MANAGED CARE September 1996. ©1996 Stezzi Communications
Confidentiality in managed care is not a misnomer, but it is in question. Confidentiality usually involves keeping private any information learned from or about the patient. It can sometimes be ethically breached, and in some cases must be — suspected child or elder abuse, gunshot or other suspicious wounds, communicable diseases, and workers' compensation cases.
Some managed care issues concerning confidentiality are new. First, people in private organizations, not just government, may newly discover and use information not meant for them. Second, the computerized patient record — which despite its initials does not need to be revived so much as to be buttressed with RAM (random access memory) — makes an order-of-magnitude difference in information access and the potential for breach. Third, some physicians are required by contractual agreement to keep information from the patient about therapeutic options, or about their health plan.
Many patients recognize that a distant episode of depression requiring hospitalization, once recorded under their "Past Medical History," may brand them for life with an employer or insurer. A terminated pregnancy may not be volunteered in the "Review of Systems," or in the "Past Surgical History." Notice of a single episode of later-in-life syphilis or several youthful homosexual encounters may never make it to the doctor, much less into the medical record.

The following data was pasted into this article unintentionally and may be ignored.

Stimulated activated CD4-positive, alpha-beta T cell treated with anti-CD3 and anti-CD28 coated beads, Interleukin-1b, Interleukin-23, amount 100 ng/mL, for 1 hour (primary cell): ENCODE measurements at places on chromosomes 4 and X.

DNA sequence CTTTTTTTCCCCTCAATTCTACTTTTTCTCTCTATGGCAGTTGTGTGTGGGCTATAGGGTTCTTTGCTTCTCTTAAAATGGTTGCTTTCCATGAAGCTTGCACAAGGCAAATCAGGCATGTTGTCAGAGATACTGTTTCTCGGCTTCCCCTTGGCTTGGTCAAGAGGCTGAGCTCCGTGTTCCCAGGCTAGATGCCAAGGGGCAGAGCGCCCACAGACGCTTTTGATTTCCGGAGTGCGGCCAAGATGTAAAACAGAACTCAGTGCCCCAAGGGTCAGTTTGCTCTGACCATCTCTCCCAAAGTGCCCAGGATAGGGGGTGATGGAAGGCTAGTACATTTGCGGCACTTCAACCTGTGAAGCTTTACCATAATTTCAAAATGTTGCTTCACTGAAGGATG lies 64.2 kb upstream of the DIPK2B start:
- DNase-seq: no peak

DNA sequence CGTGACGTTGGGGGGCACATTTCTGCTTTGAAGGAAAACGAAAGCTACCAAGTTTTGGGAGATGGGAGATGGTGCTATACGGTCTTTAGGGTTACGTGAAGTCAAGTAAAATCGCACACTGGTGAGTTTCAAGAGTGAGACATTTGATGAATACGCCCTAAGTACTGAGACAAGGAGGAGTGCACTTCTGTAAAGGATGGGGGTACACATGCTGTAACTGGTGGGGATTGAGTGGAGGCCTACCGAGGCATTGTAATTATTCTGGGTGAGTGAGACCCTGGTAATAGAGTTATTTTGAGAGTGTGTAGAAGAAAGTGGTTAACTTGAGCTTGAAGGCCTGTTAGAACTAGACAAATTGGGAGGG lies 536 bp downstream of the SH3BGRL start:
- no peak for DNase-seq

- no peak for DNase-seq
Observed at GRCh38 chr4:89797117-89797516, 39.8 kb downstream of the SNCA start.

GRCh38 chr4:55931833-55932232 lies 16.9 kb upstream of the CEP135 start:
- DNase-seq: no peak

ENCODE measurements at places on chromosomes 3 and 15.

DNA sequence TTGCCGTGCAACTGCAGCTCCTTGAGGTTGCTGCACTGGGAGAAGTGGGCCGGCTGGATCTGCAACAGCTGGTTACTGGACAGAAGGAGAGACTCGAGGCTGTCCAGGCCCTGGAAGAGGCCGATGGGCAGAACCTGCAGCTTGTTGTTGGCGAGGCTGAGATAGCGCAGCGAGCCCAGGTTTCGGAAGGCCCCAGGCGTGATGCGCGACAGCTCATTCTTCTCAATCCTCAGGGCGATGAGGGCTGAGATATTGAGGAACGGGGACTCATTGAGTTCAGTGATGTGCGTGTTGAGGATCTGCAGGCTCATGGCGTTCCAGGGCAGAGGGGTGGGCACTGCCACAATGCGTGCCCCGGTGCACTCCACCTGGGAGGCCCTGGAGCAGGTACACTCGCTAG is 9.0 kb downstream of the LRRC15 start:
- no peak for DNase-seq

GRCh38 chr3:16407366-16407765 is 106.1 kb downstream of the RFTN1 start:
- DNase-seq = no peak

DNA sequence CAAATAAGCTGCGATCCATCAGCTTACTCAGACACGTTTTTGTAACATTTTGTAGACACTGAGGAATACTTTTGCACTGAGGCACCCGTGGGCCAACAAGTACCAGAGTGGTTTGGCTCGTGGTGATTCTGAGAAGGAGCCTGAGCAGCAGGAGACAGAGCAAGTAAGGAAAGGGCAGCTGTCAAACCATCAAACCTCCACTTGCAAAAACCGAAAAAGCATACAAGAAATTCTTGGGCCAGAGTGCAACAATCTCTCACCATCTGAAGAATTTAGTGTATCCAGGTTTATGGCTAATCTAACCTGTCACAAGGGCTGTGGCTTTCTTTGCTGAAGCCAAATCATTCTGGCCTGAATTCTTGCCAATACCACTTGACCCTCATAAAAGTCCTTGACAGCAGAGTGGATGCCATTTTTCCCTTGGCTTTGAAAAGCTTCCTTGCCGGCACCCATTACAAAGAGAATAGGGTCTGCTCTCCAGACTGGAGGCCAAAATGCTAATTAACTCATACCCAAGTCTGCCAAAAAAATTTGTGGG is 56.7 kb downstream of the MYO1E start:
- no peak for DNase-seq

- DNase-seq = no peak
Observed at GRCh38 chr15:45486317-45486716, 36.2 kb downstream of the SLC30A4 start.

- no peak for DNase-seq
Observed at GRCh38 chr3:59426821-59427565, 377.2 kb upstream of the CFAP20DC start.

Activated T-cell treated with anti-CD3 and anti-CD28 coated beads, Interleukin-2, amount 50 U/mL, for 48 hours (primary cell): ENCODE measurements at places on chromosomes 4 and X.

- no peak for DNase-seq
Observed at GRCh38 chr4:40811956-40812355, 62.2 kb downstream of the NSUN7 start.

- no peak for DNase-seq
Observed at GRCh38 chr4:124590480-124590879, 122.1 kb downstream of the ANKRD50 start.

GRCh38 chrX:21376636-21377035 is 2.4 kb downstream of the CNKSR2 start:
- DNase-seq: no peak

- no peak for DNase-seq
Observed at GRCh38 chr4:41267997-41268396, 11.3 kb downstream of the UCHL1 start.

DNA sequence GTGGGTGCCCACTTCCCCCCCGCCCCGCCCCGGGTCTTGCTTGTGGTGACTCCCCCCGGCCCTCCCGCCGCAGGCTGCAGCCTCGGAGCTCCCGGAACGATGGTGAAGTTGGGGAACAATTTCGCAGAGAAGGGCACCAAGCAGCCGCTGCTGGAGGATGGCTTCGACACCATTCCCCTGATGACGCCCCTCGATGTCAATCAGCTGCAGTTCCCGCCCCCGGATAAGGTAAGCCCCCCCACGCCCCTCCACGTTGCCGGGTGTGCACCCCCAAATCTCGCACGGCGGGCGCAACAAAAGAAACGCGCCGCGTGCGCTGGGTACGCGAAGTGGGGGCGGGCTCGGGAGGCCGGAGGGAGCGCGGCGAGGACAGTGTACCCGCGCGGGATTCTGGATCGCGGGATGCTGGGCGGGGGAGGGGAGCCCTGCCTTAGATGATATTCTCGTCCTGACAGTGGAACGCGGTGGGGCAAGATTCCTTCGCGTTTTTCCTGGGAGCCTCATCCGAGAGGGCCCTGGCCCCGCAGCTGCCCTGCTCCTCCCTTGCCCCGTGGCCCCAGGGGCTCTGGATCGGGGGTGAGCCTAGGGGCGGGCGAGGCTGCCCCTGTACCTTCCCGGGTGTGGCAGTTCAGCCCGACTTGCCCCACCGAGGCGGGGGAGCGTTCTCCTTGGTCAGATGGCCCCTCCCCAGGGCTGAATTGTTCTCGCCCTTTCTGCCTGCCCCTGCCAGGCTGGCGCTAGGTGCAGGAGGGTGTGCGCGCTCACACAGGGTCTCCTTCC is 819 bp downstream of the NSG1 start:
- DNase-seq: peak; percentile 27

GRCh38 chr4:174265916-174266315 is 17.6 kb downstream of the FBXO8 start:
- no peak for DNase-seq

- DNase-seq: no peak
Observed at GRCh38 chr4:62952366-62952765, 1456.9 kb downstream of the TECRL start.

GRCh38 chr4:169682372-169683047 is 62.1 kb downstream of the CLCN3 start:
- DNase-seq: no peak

To gain access to managed care, prospective utilization review asks patients to be forthcoming about their physical and mental problems. To avoid embarrassment and maintain privacy, some patients avoid making a necessary appointment with utilization review. Others, cowed by the process, minimize their symptoms.
To intrude into a person's privacy, the state must show a compelling interest, writes Galveston attorney William Winslade. To learn confidential information — information that was once private — the state must show logical reasons. Private companies, however, have no right to such data, yet may seek it.
For example, in the case of John Doe v. Southeastern Pennsylvania Transit Authority 1994 WL 683382 U.S. Dist. Ct., (E.D.Pa.), a patient's employer was found liable for inappropriately using knowledge gained by evaluating an employee's prescription, written for treatment of HIV disease. The employer had allegedly received the prescription information from Rite Aid Corp., a pharmacy chain. Another lawsuit, this one filed against Rite Aid, was settled out of court in favor of the employee.
The trouble with computers
How many times has a doctor had to see a patient and not had the records? Were they checked out to the hospital four months ago? Or were they here just yesterday, only to be moved on to the department in charge of quality improvement?
Computerized patient records are supposed to change that trail, and with luck, they will. Complex patients can have records three feet thick. Even three inches is impossible to review in a 20-minute office visit that may begin, "I just have a cough ... and need some prescriptions refilled." Wouldn't mouse clicking and 17-inch (or even 10-inch) monitors be easier?